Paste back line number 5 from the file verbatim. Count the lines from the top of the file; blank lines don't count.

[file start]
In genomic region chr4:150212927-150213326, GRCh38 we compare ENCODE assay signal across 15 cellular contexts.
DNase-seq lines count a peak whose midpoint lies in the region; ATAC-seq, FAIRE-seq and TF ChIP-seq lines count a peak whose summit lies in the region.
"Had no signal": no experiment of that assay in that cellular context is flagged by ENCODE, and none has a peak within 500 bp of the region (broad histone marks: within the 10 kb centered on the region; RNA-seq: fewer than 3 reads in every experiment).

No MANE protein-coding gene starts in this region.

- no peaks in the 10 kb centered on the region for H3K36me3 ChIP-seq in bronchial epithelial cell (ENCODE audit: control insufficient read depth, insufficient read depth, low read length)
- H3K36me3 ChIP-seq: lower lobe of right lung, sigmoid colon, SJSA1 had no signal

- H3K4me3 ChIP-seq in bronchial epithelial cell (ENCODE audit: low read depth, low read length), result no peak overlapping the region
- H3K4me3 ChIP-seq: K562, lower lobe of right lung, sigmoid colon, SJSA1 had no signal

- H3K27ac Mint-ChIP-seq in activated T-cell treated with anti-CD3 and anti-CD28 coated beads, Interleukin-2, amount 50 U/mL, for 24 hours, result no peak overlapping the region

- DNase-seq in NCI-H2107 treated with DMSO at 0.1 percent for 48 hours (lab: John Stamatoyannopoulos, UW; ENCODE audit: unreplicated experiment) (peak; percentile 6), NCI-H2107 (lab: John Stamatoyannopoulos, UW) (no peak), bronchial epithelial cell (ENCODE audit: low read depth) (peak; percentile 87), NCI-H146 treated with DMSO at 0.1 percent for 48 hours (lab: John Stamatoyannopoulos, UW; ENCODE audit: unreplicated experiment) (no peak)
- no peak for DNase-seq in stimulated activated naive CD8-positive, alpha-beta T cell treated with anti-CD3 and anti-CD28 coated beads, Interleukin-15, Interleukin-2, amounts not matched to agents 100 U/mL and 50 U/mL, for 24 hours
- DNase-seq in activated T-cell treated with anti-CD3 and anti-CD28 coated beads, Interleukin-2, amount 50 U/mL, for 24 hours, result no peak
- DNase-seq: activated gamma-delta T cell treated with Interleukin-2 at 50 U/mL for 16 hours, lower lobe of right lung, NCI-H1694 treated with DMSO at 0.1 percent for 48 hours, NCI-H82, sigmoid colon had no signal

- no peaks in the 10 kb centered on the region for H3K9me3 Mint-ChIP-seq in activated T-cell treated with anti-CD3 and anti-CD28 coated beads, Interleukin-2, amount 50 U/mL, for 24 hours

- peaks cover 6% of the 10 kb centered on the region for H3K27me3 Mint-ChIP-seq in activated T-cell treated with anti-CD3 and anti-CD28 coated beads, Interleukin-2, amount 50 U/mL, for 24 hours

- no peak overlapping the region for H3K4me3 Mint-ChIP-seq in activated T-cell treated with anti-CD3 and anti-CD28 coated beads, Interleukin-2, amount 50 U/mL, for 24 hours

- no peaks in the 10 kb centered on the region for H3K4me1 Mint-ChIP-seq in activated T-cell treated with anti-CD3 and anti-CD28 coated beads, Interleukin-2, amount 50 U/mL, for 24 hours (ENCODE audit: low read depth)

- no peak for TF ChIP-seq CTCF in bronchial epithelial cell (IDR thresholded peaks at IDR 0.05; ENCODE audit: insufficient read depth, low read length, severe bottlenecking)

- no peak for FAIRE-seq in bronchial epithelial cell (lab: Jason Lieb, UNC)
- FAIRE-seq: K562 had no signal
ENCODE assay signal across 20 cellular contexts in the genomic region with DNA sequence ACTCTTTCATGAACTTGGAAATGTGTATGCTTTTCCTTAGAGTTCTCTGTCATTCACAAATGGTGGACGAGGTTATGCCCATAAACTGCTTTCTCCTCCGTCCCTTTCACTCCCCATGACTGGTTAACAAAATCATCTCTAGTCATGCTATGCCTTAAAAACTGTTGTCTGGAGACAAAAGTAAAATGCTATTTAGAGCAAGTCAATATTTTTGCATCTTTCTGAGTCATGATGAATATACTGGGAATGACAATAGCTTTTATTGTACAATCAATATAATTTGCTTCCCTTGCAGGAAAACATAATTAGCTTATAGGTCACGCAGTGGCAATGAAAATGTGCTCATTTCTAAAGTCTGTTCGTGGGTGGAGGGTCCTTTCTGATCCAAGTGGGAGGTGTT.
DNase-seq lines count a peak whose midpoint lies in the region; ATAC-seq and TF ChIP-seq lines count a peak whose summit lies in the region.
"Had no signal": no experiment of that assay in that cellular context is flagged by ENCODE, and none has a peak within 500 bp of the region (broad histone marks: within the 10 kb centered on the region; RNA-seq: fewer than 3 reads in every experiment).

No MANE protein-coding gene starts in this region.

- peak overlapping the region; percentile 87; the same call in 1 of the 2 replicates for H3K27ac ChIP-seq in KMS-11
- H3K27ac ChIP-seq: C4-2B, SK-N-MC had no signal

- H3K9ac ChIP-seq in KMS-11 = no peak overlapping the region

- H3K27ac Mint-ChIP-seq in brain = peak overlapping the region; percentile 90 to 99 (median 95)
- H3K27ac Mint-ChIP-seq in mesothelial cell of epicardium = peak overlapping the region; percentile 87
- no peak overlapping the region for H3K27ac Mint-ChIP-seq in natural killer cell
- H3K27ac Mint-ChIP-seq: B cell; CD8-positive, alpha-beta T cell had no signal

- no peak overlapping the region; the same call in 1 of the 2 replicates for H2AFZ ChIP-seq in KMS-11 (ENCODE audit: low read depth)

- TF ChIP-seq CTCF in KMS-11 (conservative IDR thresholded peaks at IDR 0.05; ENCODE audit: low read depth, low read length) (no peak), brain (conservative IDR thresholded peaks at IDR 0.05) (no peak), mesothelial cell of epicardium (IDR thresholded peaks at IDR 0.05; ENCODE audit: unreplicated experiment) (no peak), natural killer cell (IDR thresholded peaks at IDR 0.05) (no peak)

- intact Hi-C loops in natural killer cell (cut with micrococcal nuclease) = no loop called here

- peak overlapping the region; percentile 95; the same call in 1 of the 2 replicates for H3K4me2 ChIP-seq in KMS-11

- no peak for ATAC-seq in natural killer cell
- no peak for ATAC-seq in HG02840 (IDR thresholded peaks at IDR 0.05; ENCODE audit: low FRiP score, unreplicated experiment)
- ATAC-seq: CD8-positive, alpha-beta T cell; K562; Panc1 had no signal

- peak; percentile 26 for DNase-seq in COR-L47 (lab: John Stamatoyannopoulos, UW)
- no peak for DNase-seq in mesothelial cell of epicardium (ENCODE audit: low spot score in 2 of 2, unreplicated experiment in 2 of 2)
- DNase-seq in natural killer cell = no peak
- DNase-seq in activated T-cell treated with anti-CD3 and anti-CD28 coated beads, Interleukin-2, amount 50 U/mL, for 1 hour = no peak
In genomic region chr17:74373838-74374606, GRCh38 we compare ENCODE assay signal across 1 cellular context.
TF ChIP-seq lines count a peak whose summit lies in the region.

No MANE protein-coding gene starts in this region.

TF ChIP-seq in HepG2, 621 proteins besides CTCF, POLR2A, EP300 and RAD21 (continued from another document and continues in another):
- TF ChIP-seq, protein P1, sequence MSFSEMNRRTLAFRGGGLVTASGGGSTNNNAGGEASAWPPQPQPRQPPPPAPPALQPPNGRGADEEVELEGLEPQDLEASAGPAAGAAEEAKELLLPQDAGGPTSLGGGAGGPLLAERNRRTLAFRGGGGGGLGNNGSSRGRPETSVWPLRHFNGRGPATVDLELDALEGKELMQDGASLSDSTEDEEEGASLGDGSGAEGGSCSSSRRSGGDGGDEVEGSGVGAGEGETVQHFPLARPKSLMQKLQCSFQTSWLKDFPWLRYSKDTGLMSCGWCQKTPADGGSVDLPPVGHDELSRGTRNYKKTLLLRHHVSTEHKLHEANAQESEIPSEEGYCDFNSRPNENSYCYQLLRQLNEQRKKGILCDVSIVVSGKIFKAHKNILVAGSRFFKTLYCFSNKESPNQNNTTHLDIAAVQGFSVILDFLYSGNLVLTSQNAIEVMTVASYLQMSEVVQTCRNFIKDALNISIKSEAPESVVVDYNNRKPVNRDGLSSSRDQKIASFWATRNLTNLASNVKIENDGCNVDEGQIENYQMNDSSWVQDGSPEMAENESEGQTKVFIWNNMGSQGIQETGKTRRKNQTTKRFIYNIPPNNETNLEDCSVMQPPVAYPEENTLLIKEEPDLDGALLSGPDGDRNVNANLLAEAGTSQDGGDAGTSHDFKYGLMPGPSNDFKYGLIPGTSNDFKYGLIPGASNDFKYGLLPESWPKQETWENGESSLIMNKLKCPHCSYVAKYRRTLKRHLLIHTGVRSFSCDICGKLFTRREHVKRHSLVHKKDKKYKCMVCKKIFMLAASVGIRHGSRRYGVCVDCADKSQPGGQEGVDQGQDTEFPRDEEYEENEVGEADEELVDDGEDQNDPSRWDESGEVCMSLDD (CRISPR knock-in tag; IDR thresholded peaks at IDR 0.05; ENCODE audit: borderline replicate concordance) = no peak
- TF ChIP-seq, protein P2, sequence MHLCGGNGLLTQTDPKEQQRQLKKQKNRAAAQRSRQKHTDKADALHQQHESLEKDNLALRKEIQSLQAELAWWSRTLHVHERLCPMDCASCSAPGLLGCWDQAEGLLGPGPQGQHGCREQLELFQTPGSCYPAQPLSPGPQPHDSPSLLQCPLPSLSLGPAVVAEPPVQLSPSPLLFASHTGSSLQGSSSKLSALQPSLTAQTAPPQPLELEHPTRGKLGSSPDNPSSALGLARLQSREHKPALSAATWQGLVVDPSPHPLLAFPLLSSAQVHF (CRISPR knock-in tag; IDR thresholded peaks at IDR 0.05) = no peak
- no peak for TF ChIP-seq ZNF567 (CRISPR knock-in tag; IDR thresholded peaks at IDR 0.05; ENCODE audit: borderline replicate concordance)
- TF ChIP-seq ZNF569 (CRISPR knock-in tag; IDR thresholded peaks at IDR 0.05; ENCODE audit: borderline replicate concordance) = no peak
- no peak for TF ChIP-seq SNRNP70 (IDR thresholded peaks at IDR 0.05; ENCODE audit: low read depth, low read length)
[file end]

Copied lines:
- no peaks in the 10 kb centered on the region for H3K36me3 ChIP-seq in bronchial epithelial cell (ENCODE audit: control insufficient read depth, insufficient read depth, low read length)